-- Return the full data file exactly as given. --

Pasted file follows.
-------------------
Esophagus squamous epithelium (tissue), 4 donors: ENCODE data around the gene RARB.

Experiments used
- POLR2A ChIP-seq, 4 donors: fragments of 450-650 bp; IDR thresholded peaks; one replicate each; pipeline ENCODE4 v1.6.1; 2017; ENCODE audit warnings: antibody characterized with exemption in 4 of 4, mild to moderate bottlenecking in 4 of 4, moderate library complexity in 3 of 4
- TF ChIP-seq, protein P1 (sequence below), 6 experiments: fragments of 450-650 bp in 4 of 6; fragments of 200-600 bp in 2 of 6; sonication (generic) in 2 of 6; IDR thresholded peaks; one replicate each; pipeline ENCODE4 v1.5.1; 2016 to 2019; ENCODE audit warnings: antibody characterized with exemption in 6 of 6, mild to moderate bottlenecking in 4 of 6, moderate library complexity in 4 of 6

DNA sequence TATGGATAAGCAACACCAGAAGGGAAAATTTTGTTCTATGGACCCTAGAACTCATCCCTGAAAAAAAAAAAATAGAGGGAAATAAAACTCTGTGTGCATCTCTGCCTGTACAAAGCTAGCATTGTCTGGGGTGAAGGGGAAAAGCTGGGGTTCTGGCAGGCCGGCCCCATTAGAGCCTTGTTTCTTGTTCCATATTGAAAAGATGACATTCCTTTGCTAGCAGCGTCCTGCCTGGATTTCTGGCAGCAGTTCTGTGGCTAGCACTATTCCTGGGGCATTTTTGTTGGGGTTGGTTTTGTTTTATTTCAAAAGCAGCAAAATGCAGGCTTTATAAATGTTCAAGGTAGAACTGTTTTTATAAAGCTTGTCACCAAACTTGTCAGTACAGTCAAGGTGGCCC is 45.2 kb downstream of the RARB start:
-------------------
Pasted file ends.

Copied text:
Esophagus squamous epithelium (tissue), 4 donors: ENCODE data around the gene RARB.

Experiments used
- POLR2A ChIP-seq, 4 donors: fragments of 450-650 bp; IDR thresholded peaks; one replicate each; pipeline ENCODE4 v1.6.1; 2017; ENCODE audit warnings: antibody characterized with exemption in 4 of 4, mild to moderate bottlenecking in 4 of 4, moderate library complexity in 3 of 4
- TF ChIP-seq, protein P1 (sequence below), 6 experiments: fragments of 450-650 bp in 4 of 6; fragments of 200-600 bp in 2 of 6; sonication (generic) in 2 of 6; IDR thresholded peaks; one replicate each; pipeline ENCODE4 v1.5.1; 2016 to 2019; ENCODE audit warnings: antibody characterized with exemption in 6 of 6, mild to moderate bottlenecking in 4 of 6, moderate library complexity in 4 of 6

DNA sequence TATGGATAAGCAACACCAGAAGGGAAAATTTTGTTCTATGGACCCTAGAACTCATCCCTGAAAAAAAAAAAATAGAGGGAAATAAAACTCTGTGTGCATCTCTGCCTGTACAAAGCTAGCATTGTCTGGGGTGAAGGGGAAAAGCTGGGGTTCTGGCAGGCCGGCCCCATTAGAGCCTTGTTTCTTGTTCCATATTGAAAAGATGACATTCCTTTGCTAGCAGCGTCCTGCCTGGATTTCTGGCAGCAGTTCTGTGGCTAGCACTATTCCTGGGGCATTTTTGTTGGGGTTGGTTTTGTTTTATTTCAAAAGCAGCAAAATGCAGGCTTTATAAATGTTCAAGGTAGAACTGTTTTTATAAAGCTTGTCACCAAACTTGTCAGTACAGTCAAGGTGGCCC is 45.2 kb downstream of the RARB start: